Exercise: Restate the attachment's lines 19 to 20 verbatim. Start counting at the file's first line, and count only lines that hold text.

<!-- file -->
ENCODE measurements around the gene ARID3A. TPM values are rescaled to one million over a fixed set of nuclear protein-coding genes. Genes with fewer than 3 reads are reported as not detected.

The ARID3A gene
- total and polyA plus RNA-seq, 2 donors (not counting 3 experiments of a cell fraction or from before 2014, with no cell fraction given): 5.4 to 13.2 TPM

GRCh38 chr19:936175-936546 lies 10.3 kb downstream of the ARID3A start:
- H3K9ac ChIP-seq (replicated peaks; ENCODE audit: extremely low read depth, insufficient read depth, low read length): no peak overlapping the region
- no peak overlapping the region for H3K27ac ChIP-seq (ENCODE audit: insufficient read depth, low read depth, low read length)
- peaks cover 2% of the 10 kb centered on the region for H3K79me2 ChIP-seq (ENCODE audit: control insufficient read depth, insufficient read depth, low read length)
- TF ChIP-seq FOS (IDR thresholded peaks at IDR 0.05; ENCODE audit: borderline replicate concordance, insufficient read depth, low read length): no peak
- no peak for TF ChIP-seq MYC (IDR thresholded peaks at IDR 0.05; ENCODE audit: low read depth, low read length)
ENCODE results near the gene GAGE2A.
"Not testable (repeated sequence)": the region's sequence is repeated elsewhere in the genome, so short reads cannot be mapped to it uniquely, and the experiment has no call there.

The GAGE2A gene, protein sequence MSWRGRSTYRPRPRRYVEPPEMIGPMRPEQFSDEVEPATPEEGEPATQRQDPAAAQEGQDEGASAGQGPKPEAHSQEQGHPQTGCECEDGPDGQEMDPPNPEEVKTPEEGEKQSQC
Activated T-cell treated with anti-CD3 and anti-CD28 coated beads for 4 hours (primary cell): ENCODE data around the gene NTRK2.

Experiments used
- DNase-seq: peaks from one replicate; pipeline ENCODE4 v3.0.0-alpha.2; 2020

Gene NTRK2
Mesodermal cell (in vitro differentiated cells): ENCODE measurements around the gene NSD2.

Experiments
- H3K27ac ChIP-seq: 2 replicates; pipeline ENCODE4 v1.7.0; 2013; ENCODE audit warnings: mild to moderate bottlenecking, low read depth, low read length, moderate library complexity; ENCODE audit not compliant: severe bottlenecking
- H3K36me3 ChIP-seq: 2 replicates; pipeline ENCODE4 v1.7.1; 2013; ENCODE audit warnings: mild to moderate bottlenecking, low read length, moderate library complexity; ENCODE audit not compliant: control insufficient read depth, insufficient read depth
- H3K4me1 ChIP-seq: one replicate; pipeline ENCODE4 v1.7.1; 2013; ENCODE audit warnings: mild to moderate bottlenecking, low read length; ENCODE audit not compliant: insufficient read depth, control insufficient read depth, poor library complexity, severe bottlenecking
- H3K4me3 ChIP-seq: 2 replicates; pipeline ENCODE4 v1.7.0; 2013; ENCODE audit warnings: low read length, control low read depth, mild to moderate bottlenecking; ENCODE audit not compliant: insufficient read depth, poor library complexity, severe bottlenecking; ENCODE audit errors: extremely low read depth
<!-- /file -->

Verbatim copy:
- H3K27ac ChIP-seq: 2 replicates; pipeline ENCODE4 v1.7.0; 2013; ENCODE audit warnings: mild to moderate bottlenecking, low read depth, low read length, moderate library complexity; ENCODE audit not compliant: severe bottlenecking
- H3K36me3 ChIP-seq: 2 replicates; pipeline ENCODE4 v1.7.1; 2013; ENCODE audit warnings: mild to moderate bottlenecking, low read length, moderate library complexity; ENCODE audit not compliant: control insufficient read depth, insufficient read depth